United States: Second Circuit's Martoma Decision Enhances The Government's Ability To Prosecute Insider Trading Cases

On August 23, the United States Court of Appeals for the Second Circuit affirmed the high-profile insider trading conviction of SAC Capital Advisor LP manager Matthew Martoma. The appellate court's decision, which eliminates the need to prove a "close personal relationship" between tippers and tipees who exchange confidential information, will likely expand the number of criminal insider trading prosecutions by the federal government, and make it easier for prosecutors to pursue, and net convictions.

Background on the Personal Benefit Rule

Since the U.S. Supreme Court's seminal Dirks v. SEC decision in 1983, the government has had to prove unlawful insider trading by demonstrating that the tipper breached a duty in exchange for a "personal benefit."[1]

The Second Circuit later refined the personal benefit rule in 2014's United States v. Newman. In that case, the court held that it's permissible to infer that tippers receive such a benefit, only where there's "proof of a meaningfully close personal relationship [between the tipper and the tippee] that generated an exchange that is objective, consequential, and represents at least a potential gain of a pecuniary or similarly valuable nature."[2]

Newman redefined the insider trading landscape, but it took a little over two years for the Supreme Court to essentially overturn that language. In December 2016's Salman v. United States decision, the Court made clear that it's permissible to infer that a tipper receives a personal benefit when he or she makes a gift of confidential information to a relative or friend, even without proof that the benefit is of a "pecuniary or similarly valuable nature."[3] In those circumstances, the Court found that the gift of confidential information is the functional equivalent of the insider trading on the information and presenting the proceeds of the trade to the tippee.

Personal Benefit Rule Changes Again in Martoma

In the latest Martoma decision, the Second Circuit voted 2-1 to alter its standard for defining the "personal benefit" requirement. In this latest interpretation, the appellate court held that a tipper is not required to have a "meaningful close personal relationship" with a tippee in order to reap a personal benefit sufficient enough to give rise to criminal liability for insider trading.[4]

Martoma was responsible for managing $400 to $500 million of SAC's pharmaceutical and health care investments. He allegedly learned from doctors Sidney Gilman and Joel Ross that a clinical trial for an experimental Alzheimer's drug had gone poorly. Martoma used this tip to reduce SAC's holdings in the companies developing the experimental drug, a move which generated approximately $80 million in profits and helped avoid losses of approximately $275 million. Martoma was convicted in February 2014, and is currently serving a nine year prison sentence – one of the longest jail terms ever imposed in an insider trading case.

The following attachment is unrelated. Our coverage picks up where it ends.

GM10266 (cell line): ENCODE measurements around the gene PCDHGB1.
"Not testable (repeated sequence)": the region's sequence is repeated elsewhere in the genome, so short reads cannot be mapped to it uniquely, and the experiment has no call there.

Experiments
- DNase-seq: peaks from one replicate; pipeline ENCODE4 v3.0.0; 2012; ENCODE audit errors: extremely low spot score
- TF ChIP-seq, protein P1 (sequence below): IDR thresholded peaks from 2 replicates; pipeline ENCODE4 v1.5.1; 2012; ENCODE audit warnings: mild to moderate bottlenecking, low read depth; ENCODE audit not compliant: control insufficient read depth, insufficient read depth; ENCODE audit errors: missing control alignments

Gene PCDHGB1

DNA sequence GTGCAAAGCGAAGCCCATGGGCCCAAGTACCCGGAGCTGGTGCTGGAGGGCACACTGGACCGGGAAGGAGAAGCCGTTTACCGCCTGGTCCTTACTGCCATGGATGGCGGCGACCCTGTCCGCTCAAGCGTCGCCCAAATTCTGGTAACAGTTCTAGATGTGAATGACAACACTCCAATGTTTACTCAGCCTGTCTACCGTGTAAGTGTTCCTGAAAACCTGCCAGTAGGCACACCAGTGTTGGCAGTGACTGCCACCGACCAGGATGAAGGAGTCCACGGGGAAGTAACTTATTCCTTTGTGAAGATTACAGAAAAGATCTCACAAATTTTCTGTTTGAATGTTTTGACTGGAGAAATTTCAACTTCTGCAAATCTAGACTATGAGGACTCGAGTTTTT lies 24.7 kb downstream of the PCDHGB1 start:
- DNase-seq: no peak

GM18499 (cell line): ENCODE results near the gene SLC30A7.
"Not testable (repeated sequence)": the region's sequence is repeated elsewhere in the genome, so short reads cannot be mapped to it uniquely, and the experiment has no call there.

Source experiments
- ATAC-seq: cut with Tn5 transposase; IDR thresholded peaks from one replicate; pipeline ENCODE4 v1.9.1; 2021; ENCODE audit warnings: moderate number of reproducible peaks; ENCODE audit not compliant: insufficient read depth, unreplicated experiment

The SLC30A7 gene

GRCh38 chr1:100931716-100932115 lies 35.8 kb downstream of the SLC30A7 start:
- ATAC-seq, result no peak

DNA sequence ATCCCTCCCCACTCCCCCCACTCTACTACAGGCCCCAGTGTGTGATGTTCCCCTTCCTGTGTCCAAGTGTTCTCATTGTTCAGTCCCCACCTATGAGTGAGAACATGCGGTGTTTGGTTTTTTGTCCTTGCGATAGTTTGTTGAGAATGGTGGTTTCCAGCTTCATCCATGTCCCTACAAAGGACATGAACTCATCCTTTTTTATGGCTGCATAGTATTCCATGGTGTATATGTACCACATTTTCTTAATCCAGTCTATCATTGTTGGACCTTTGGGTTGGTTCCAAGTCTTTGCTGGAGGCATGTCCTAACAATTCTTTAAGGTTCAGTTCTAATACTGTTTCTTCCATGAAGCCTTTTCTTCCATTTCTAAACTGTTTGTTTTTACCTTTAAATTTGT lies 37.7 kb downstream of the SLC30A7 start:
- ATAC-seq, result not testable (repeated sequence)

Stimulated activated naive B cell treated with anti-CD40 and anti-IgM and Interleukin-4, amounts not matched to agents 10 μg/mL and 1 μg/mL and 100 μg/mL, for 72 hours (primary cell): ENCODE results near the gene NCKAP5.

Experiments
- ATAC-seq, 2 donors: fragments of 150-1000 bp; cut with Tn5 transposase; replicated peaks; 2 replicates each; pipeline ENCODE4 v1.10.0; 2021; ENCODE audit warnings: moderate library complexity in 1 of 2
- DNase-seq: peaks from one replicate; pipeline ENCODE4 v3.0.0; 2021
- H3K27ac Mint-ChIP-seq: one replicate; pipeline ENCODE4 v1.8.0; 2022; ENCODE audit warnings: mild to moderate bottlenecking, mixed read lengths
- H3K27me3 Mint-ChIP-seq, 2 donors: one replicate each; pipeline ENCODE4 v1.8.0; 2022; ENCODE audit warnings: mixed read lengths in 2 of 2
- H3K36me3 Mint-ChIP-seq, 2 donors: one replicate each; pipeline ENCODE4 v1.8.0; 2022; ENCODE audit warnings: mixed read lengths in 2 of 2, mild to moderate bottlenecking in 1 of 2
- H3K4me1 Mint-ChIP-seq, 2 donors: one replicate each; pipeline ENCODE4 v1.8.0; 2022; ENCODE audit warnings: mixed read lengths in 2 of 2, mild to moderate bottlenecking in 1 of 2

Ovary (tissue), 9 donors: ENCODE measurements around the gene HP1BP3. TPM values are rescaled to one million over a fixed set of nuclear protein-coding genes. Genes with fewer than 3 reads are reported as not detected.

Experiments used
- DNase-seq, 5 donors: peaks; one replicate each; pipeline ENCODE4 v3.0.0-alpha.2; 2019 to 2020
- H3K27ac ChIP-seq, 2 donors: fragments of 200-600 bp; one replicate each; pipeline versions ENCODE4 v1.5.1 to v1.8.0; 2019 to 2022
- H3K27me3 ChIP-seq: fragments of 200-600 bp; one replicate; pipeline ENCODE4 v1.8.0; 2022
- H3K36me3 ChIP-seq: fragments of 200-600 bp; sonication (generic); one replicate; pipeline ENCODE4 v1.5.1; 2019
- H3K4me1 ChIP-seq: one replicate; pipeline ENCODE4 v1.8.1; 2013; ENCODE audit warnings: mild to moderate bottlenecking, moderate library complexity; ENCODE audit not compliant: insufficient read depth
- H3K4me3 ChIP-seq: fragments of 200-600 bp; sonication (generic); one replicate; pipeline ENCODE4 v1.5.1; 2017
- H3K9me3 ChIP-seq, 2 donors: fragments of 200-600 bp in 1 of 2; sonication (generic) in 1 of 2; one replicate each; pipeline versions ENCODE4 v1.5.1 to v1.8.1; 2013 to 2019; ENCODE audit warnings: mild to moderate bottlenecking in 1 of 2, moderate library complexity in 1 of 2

On appeal, Martoma contended that Sidney Gilman was a casual acquaintance who was not compensated for the consulting meetings during which the tip was disclosed. Thus, in light of Newman, they did not have a "meaningfully close personal relationship."[5] However the appellate court rejected Martoma's claim, with the majority holding that Martoma's "quid pro quo" relationship with the tipping doctor, whose consulting rate was $1,000 per hour, was sufficient to support a conviction.[6]

In doing so, the court explained that insiders personally benefit any time they disclose information with the expectation that the tippee will trade on the information, and where the disclosure was equivalent to a gift of the trading proceeds by the tipper.[7]

Ramifications of the Martoma Decision

In her lone dissent, Judge Rosemary S. Pooler lamented that the "majority opinion significantly diminishes the limiting power of the personal benefit rule, and radically alters insider-trading law for the worse."[8] By eliminating the "close personal relationship" requirement, the Second Circuit has left many more individuals potentially liable for insider trading, and has no doubt made it easier for prosecutors to pursue, and win cases. If this new "personal benefits" standard survives a potential en banc review it will be up to the Second Circuit lower courts to implement the new standard while not running afoul of the Supreme Court's imposition of the "personal benefits" requirement.


[1] 463 U.S. at 663.

[2] 773 F.3d at 452.

[3] Salman, 137 S. Ct. at 428.

[4] Martoma,14-3599, 2017 WL 3611518, at *10 (2d. Cir. Aug. 23, 2017).

[5] Id.

[6] Id. at *6.

[7] Id. at *8.

[8] Id. at. *11.

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